The corollary is that friendship can be thought of as perceived connection within social relationships, or the comforting feeling that accompanies the match between one’s desired and actual social relationships.

So healthy social relationships aren’t defined by the size of your network, but by the strength of the connections that your network contains, relative to what’s important to you. Just because you’re not a vivacious extrovert who is friends with everyone doesn’t mean that your social network is lacking. It also means that you can have meaningful connections to friends through social media, just as much as you can have meaningful connections through face-to-face interactions. It’s not the way you interact, but the quality of the connection that counts.

One way to increase the quality of your social connections is to enjoy your friendships mindfully. Mindfulness is being fully engaged in the present moment. So mindful friendships is to be fully engaged with the other people around you, to use all your senses to connect with those around you. To ignore the other social networks around you on your phone or tablet, keeping them out of sight and out of mind until afterwards.

Try it. At the next Christmas party, or when you’re with your loved ones on Christmas Day, turn off the phone and engage with the people around you as mindfully as you can, and see if you experience a new and improved form of Christmas joy.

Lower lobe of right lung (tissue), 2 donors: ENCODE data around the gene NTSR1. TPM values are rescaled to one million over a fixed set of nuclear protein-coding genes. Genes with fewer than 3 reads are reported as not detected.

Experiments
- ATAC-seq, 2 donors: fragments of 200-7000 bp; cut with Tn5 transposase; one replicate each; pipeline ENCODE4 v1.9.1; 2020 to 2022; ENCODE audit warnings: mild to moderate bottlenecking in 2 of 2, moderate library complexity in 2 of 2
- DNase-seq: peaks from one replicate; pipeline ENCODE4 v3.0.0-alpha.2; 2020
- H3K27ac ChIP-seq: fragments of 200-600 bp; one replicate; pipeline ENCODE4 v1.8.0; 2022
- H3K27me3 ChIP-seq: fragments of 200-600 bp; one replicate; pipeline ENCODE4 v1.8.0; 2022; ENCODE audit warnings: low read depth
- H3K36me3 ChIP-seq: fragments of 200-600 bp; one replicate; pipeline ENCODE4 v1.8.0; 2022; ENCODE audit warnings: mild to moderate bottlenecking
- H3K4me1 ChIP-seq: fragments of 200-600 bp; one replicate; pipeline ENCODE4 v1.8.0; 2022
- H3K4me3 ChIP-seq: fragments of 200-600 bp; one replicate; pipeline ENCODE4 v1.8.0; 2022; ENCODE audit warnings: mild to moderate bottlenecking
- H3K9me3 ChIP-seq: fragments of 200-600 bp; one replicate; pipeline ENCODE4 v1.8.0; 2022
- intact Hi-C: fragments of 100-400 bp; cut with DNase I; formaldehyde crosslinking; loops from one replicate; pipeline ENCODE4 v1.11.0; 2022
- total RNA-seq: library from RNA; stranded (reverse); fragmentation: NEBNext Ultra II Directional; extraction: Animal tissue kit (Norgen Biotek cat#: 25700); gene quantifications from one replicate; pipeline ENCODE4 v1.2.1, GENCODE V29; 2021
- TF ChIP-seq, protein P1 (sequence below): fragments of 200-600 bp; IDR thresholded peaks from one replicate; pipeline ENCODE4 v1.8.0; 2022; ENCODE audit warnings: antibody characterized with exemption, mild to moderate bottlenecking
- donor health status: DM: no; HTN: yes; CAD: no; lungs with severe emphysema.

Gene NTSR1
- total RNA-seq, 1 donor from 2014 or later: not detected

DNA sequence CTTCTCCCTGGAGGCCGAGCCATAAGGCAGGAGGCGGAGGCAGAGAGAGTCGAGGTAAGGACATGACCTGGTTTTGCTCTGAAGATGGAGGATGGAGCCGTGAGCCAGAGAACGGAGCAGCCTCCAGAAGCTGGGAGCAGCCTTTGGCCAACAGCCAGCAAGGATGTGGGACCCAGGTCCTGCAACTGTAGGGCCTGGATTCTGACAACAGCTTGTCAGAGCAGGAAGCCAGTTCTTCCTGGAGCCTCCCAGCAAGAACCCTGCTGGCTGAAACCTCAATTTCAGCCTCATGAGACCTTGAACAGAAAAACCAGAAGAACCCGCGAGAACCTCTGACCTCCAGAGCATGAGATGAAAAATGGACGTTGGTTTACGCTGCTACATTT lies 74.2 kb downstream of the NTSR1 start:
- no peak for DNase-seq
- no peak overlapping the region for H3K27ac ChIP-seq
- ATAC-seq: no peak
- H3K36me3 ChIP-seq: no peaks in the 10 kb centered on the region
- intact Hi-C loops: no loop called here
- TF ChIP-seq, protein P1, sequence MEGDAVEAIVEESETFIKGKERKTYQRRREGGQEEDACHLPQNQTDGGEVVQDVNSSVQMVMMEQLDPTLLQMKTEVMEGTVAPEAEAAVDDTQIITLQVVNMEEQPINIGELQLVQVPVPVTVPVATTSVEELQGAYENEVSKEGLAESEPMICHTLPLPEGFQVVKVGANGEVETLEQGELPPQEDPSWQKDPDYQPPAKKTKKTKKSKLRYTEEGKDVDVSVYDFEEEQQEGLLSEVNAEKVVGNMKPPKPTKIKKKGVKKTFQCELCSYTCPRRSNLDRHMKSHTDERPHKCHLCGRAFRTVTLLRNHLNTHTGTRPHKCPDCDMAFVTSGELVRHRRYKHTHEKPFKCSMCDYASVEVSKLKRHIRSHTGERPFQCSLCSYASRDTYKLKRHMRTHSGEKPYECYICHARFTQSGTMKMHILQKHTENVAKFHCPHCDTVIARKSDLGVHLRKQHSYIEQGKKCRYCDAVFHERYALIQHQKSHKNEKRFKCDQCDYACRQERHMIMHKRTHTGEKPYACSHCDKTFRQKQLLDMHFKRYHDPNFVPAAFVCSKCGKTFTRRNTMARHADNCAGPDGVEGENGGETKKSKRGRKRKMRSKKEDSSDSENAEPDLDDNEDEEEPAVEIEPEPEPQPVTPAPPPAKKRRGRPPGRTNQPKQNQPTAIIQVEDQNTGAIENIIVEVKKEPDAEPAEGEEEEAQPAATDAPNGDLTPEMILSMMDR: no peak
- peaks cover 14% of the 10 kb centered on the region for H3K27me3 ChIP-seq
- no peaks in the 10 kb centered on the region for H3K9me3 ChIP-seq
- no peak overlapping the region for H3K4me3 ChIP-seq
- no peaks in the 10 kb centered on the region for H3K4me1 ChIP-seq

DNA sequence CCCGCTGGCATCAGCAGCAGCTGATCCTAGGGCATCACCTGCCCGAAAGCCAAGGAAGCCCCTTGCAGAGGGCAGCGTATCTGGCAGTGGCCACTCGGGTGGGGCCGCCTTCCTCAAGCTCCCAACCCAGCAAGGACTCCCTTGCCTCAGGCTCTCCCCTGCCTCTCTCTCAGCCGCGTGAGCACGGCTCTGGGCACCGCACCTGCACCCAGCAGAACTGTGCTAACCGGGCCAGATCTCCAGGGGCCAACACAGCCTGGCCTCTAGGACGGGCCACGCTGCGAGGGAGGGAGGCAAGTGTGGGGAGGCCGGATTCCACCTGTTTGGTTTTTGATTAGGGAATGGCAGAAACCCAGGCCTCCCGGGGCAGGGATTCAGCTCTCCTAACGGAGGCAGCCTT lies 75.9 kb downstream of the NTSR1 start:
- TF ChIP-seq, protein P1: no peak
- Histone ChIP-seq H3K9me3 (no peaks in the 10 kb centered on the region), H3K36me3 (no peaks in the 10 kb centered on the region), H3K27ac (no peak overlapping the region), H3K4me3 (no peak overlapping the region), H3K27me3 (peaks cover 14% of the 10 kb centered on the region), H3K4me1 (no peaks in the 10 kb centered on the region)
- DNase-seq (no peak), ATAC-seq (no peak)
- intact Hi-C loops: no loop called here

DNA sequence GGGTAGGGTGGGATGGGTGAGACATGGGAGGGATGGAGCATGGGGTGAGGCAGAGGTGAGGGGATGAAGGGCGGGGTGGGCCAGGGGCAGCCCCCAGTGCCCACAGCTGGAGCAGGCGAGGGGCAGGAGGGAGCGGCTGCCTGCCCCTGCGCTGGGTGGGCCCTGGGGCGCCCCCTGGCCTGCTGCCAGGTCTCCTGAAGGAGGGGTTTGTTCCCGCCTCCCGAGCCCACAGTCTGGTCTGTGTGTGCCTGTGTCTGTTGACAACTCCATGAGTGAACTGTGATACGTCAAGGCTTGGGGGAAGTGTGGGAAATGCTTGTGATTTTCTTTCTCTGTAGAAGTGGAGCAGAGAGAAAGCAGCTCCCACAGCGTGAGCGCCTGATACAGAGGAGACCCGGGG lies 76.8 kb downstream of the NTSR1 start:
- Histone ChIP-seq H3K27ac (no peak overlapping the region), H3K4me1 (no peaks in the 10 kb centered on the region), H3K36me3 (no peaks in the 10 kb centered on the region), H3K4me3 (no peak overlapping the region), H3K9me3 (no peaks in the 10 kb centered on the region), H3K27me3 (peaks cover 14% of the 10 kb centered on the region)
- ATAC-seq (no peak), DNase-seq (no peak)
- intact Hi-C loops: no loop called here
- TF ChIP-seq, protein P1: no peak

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The lost art of joy – Loving yourself again

How many doctors does it take to change a lightbulb?

That depends on whether it has health insurance.

None of the lightbulbs in my house have health insurance, but that’s not why I don’t like changing them. I’m just not the handy-man type, that likes to climb around on ladders, pulling off light covers, changing the bulbs and putting everything back together. It’s not that it’s particularly difficult, but unless all of the lightbulbs in a room are broken, I’m not going to go through all of the bother. I would much rather have lightbulbs that never die.

Of course, lightbulbs inevitably burn out. Some will work for an hour and then stop, others will last for years before finally giving out. An engineer who designed the light bulb would have an idea about how long the light bulb should work, and according to their tests, the light bulb would be expected to work for a certain time. For instance, say that I put a light bulb into my office lamp that is rated to last for 2500 hours, and it lasts for 2600 hours before it finally gives out. It’s lasted 100 hours longer than it’s rated for, and so to the engineer who designed it, the bulb is a success. But it’s still stopped working, and I’m in the dark. To me, it has still failed.